Wednesday, December 14, 2011

Baby-Led Solids: Pros and Cons

Jim LOVES food. Well. Sort of. It might be more accurate to say that Jim loves being people. Anything that people do, Jim wants to do. People play with the computer? Jim wants to play with the computer! People read the newspaper? Jim will have a newspaper too! People eat food? Well, Jim must eat food too.

In the interest of helping Jim be people, we decided to go with a thing called baby-led solids (or baby-led weaning). It's not quite as hippie-dippie as it sounds. Basically, it just means skipping the purees stage and going straight to table food. He kind of started this himself when he seized Noah's chicken leg on night, and we've been carrying on with it since.

This is how people use spoons, yes?

Pros of Baby-Led Solids (so far)
Ease. Essentially we just sit Jim at the table with us at dinner and put a little portion on his tray for him to do with as he pleases. No purees, no spoon-feeding, just a little of whatever we're having. This is especially good because it means we can have dinner as a family every night with no hassle. Jim loves being people, like I said, so this is usually the highlight of his day.
Variety. At the advanced age of about six and a half months, Jim has had the opportunity to try quite a large variety of foods. His favorites so far seem to be enchiladas, steamed broccoli, baked sweet potatoes, baked ziti, sauteed green beans with garlic, toast, chicken, baked potatoes, and pulled pork. Foods which he will consume readily but without great relish include bananas, cream of wheat, curry, cauliflower, meatloaf, mac n cheese, pears, carrots, mashed potatoes, and pork chops. The only thing that he doesn't like so far is spicy pasta. I think this wide variety of flavors and textures will help him to not be a picky eater when he's a bit older.

Never let your baby wear long sleeves on enchilada night.

Fun. It's really entertaining to watch him eat. He uses his hands for everything, of course, but he hasn't quite worked out how to get at stuff inside his fists, so he winds up grabbing a big handful of food, eating whatever winds up on the outside of his hands, and then cramming his fist into his mouth wondering why he's not eating whatever is inside. At first he didn't know which end to put in his mouth, either. He'd pick up a green bean, for example, and cram his fist into his mouth with the bean sticking out the other end. He has since figured out that the food end is supposed to go in first. Obviously he isn't perfect at getting stuff in his mouth yet, especially since he's really just exploring flavors and textures right now. Generally about 50% goes into his lap, 20% goes onto the floor (where it is subsequently sniffed and disdained by the cat - we really need to get a dog), 20% goes onto his onesie/face/hands/hair, and about 10% is consumed. Which is okay, seriously - 'food before one is just for fun' and all that.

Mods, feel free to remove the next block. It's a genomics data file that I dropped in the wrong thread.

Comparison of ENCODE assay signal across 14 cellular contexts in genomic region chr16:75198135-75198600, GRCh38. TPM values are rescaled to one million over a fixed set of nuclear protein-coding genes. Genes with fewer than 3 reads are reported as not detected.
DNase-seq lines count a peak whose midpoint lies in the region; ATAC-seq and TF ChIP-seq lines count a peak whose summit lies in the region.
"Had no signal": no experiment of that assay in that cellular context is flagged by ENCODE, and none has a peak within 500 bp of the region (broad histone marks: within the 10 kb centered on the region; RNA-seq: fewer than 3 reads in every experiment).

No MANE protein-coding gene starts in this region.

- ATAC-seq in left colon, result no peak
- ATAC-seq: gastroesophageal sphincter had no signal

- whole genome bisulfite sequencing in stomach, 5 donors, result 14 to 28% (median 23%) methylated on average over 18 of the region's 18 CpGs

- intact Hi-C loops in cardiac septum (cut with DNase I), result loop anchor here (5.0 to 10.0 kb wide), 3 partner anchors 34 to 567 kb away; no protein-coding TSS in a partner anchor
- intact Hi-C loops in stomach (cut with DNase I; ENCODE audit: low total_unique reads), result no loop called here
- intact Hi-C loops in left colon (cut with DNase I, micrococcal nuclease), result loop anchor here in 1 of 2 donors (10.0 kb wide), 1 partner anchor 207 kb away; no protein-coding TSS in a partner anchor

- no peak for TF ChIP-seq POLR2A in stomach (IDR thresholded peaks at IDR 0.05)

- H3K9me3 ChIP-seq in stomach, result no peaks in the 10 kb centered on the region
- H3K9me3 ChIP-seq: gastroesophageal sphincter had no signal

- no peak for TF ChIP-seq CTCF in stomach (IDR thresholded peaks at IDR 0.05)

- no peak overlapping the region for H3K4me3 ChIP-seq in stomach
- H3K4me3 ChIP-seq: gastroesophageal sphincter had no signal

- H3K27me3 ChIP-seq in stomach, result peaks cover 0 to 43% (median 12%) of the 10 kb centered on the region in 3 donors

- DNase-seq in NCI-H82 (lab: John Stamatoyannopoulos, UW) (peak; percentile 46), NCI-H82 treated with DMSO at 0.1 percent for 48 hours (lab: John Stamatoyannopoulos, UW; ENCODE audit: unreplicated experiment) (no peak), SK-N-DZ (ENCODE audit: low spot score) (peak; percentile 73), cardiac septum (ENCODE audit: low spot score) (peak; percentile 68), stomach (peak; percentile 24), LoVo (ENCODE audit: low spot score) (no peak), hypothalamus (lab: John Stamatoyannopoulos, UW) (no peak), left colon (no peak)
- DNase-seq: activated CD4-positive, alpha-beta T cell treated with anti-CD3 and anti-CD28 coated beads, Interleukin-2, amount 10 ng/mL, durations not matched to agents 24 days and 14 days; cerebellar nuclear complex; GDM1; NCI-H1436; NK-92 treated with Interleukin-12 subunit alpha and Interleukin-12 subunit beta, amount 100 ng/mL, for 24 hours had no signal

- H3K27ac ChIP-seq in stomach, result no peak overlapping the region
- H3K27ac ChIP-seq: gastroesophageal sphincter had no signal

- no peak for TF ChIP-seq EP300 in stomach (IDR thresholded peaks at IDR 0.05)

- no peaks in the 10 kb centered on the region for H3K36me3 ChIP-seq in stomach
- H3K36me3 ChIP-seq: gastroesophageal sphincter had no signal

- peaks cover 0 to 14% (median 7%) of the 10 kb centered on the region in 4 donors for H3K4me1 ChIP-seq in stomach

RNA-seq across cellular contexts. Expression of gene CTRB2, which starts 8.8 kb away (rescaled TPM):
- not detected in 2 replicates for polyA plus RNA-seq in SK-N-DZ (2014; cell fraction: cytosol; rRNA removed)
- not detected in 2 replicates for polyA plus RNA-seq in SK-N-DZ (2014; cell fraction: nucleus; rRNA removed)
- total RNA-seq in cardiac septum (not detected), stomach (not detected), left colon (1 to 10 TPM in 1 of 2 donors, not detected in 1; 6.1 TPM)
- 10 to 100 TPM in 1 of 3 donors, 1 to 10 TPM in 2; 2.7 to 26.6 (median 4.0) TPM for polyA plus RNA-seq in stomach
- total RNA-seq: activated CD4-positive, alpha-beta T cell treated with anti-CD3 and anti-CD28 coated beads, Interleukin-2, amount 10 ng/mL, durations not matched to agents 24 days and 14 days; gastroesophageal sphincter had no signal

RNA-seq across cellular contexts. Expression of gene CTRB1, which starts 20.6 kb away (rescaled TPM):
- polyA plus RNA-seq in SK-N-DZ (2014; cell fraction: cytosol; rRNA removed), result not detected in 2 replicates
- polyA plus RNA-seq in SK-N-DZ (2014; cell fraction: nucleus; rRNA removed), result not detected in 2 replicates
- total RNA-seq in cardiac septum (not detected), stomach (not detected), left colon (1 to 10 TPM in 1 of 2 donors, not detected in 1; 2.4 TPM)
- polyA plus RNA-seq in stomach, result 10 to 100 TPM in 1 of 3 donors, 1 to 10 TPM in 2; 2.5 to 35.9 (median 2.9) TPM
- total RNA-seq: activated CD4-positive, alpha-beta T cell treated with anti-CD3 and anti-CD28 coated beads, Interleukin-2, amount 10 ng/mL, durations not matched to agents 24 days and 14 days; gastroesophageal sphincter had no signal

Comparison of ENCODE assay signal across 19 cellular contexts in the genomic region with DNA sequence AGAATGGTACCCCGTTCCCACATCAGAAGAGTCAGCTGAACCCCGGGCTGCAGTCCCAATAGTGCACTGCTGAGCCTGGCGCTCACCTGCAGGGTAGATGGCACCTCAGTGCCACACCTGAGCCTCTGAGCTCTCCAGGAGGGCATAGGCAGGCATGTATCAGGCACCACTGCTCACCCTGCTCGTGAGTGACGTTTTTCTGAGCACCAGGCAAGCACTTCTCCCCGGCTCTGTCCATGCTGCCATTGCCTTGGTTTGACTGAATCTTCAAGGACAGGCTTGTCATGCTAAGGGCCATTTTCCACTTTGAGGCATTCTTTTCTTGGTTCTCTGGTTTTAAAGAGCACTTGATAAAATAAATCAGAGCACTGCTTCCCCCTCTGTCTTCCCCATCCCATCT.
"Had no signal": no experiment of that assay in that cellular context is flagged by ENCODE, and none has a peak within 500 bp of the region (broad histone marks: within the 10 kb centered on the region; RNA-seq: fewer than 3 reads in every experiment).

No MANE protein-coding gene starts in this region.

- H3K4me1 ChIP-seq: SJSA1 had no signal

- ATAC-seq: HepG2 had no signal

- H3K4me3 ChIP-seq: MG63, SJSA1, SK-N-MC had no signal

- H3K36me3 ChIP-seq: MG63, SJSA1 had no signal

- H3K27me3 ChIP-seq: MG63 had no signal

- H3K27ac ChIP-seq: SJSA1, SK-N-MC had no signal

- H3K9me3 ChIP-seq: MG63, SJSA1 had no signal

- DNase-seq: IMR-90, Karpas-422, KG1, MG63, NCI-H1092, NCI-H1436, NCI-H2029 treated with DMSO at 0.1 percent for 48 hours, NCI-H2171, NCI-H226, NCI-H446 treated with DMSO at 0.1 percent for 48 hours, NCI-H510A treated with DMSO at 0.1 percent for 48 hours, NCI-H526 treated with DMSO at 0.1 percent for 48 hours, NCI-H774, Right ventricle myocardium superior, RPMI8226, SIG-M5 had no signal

Cons of Baby-Led Solids (so far)
Scary (but only at first). The first couple of times we let him have food were a little bit nerve-wracking. He's gagged a few times on things, but we've come to realize it's actually a good sign. If he bites off something too big or gets it too far back in his throat, he can kind of just gag it forward until it plops out disgustingly onto his shirt. Still, this was kind of alarming the first couple of times it happened.

Enchiladas and Avocado: The Aftermath.

Messy. And how... Jim doesn't like to wear a bib. If we put a bib on him, more often than not he'll spend the entire time trying to eat and/or yank off the bib. So, we just leave it off and resign ourselves to a lot of laundry and a post-dinner bath every night. Maybe eventually his targeting skills will improve to where he doesn't need a bath after EVERY meal.

1 comment:

Mom said...

Weah! We need to compile (doesn't that word make you feel scholarly?) a set of food-related messy pics of all the babies in the family. I'll bet I could dig up quite a few...BTW, my coworkers are expecting a visit when you guys get here...